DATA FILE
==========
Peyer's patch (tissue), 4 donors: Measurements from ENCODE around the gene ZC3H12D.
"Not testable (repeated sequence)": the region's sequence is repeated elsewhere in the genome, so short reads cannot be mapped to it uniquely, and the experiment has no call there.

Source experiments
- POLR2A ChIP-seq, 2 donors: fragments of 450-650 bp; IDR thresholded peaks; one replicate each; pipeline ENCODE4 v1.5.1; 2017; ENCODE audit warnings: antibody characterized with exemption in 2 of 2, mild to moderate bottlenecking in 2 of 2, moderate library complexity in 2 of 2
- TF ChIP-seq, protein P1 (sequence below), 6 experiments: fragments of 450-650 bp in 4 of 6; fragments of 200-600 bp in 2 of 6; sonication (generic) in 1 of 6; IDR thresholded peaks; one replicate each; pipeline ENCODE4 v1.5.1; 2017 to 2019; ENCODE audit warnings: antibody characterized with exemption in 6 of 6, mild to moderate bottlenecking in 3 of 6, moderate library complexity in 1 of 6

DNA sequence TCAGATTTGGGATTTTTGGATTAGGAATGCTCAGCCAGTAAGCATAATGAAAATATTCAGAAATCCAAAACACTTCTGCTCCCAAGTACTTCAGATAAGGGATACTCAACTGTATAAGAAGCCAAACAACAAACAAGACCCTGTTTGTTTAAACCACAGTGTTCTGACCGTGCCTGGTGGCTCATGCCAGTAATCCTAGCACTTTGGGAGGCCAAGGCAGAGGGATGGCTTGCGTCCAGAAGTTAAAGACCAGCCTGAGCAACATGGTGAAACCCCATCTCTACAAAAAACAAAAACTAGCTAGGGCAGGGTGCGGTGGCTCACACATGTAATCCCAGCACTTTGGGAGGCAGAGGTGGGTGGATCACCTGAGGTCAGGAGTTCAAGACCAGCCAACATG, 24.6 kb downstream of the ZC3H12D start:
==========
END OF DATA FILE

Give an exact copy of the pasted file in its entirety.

Peyer's patch (tissue), 4 donors: Measurements from ENCODE around the gene ZC3H12D.
"Not testable (repeated sequence)": the region's sequence is repeated elsewhere in the genome, so short reads cannot be mapped to it uniquely, and the experiment has no call there.

Source experiments
- POLR2A ChIP-seq, 2 donors: fragments of 450-650 bp; IDR thresholded peaks; one replicate each; pipeline ENCODE4 v1.5.1; 2017; ENCODE audit warnings: antibody characterized with exemption in 2 of 2, mild to moderate bottlenecking in 2 of 2, moderate library complexity in 2 of 2
- TF ChIP-seq, protein P1 (sequence below), 6 experiments: fragments of 450-650 bp in 4 of 6; fragments of 200-600 bp in 2 of 6; sonication (generic) in 1 of 6; IDR thresholded peaks; one replicate each; pipeline ENCODE4 v1.5.1; 2017 to 2019; ENCODE audit warnings: antibody characterized with exemption in 6 of 6, mild to moderate bottlenecking in 3 of 6, moderate library complexity in 1 of 6

DNA sequence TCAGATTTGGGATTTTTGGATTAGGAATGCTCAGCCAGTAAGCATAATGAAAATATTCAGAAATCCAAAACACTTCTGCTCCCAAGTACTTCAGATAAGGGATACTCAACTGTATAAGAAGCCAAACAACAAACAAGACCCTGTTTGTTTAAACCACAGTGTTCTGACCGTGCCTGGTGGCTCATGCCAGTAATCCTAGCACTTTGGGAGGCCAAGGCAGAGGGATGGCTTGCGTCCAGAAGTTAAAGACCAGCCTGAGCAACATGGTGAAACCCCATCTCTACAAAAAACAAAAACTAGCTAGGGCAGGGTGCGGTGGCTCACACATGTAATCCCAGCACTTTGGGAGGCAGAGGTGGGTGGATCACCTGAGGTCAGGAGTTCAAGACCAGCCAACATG, 24.6 kb downstream of the ZC3H12D start: